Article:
Each big step of progress in computing -- from mainframe to personal computer to internet to smartphone -- has opened opportunities for more people to invent on the digital frontier. But there is growing concern that trend is being reversed at tech's new leading edge, artificial intelligence. Computer scientists say AI research is becoming increasingly expensive, requiring complex calculations done by giant data centers, leaving fewer people with easy access to the computing firepower necessary to develop the technology behind futuristic products like self-driving cars or digital assistants that can see, talk and reason. The danger, they say, is that pioneering artificial intelligence research will be a field of haves and have-nots. And the haves will be mainly a few big tech companies like Google, Microsoft, Amazon and Facebook, which each spend billions a year building out their data centers.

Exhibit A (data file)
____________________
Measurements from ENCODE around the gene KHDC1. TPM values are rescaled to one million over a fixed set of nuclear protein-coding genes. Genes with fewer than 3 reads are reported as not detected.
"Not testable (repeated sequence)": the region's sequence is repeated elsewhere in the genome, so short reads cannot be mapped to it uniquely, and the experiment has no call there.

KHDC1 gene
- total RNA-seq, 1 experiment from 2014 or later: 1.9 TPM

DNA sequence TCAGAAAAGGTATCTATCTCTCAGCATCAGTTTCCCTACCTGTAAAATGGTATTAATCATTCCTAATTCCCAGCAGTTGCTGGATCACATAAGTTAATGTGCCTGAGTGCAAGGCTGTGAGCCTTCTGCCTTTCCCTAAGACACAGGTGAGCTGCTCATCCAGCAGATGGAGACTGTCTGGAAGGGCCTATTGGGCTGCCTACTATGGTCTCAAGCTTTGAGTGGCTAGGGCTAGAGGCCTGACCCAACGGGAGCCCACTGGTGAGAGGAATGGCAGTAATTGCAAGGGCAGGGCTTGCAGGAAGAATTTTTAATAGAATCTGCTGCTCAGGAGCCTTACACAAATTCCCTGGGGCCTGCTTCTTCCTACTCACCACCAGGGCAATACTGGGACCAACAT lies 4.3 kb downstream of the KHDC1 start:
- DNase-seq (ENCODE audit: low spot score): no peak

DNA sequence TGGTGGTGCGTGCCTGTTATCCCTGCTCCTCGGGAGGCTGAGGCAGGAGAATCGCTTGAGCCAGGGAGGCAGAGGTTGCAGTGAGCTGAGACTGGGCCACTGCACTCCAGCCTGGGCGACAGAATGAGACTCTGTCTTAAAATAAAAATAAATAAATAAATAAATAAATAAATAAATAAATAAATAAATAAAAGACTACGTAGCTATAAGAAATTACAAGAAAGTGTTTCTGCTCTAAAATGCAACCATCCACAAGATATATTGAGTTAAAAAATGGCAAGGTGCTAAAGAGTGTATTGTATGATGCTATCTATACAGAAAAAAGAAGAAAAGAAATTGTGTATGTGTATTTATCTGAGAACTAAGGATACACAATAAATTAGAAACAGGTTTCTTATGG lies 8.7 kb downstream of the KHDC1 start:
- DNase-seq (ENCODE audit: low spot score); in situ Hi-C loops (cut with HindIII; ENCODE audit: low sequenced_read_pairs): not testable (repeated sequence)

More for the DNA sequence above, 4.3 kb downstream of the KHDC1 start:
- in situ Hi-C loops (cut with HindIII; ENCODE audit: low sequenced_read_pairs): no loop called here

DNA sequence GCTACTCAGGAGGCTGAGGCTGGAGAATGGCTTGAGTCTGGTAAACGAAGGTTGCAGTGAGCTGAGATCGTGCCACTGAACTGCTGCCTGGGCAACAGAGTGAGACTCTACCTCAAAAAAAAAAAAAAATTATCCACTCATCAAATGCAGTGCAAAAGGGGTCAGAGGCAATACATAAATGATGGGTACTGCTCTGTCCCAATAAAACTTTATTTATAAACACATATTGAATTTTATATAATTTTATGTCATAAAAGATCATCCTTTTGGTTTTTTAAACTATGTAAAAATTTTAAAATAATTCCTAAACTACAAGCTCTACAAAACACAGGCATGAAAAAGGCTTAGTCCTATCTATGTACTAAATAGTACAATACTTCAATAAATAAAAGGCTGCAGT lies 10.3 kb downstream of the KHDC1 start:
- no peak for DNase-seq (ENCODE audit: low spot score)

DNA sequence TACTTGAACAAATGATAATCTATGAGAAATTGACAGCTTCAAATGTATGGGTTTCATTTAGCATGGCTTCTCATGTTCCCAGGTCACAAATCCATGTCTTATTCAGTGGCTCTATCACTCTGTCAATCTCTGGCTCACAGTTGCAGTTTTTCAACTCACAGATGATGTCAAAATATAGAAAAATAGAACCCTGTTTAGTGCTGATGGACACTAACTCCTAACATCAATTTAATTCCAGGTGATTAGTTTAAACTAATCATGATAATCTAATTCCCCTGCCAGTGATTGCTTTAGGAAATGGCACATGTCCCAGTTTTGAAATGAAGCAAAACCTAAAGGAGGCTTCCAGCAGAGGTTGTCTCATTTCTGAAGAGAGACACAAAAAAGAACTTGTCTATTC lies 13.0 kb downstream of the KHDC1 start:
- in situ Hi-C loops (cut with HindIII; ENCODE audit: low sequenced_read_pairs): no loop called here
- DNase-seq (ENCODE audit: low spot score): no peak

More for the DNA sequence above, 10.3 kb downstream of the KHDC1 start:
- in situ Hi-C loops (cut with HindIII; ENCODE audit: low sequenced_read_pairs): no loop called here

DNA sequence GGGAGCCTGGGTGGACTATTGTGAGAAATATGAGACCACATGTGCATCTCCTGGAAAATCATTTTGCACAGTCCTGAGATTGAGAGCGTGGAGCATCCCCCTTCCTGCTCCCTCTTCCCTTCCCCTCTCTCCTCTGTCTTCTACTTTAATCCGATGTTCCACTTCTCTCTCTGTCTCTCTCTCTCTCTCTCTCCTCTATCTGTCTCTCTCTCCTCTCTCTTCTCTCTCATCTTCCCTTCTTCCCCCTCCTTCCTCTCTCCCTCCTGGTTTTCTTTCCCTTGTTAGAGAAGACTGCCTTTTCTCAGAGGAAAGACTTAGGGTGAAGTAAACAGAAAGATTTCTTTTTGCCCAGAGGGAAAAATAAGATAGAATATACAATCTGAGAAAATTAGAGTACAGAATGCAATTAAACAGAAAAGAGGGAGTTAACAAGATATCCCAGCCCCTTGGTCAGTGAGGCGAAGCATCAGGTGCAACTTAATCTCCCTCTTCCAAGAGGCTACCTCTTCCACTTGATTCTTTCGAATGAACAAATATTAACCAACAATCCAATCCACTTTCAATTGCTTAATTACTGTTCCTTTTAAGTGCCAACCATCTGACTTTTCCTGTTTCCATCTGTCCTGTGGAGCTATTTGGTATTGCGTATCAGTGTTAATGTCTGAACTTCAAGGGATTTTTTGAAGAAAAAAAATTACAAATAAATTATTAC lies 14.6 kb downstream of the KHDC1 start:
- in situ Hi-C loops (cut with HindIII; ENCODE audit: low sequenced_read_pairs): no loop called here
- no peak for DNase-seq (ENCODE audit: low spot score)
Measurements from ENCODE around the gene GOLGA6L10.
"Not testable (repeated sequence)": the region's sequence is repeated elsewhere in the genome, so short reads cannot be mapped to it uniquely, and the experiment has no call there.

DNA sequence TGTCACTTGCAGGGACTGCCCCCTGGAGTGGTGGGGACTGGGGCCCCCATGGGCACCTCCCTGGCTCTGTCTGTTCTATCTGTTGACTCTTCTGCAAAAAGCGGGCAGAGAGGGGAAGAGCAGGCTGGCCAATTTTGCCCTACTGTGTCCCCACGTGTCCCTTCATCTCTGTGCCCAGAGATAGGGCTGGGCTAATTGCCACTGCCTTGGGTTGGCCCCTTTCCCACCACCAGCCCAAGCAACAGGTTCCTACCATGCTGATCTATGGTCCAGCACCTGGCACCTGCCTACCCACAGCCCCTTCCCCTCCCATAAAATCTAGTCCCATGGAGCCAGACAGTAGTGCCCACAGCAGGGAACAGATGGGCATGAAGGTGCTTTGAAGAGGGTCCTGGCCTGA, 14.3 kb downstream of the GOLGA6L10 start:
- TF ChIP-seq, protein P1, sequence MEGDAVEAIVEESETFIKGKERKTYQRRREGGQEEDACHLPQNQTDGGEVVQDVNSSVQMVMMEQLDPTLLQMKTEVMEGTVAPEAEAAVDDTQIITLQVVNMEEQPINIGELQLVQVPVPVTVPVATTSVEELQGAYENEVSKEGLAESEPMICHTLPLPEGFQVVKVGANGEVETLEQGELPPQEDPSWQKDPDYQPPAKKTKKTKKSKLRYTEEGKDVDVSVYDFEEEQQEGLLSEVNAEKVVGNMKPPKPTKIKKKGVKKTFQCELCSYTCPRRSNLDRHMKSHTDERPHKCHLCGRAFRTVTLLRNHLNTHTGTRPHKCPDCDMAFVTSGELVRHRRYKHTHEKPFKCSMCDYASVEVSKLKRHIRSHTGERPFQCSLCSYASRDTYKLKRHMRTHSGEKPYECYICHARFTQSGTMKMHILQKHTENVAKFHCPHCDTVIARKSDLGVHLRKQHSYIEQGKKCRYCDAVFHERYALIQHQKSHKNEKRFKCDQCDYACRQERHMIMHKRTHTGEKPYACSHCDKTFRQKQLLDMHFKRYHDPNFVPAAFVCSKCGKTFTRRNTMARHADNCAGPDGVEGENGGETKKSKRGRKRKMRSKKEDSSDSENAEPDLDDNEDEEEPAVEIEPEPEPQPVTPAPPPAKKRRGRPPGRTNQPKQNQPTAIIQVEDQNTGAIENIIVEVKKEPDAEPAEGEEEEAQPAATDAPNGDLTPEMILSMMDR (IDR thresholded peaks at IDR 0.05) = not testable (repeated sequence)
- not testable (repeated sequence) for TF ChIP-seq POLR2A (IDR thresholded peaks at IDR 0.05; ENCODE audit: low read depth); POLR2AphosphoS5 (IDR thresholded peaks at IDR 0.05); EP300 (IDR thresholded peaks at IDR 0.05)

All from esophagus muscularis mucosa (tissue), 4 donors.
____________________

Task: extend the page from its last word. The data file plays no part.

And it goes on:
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Decades of research in artificial intelligence (AI) have produced formidable technologies that are providing immense benefit to industry, government, and society. AI systems can now translate across multiple languages, identify objects in images and video, streamline manufacturing processes, and control cars. The deployment of AI systems has not only created a trillion-dollar industry that is projected to quadruple in three years, but has also exposed the need to make AI systems fair, explainable, trustworthy, and secure. Future AI systems will rightfully be expected to reason effectively about the world in which they (and people) operate, handling complex tasks and responsibilities effectively and ethically, engaging in meaningful communication, and improving their awareness through experience. Achieving the full potential of AI technologies poses research challenges that require a radical transformation of the AI research enterprise, facilitated by significant and sustained investment. These are the major recommendations of a recent community effort coordinated by the Computing Community Consortium and the Association for the Advancement of Artificial Intelligence to formulate a Roadmap for AI research and development over the next two decades.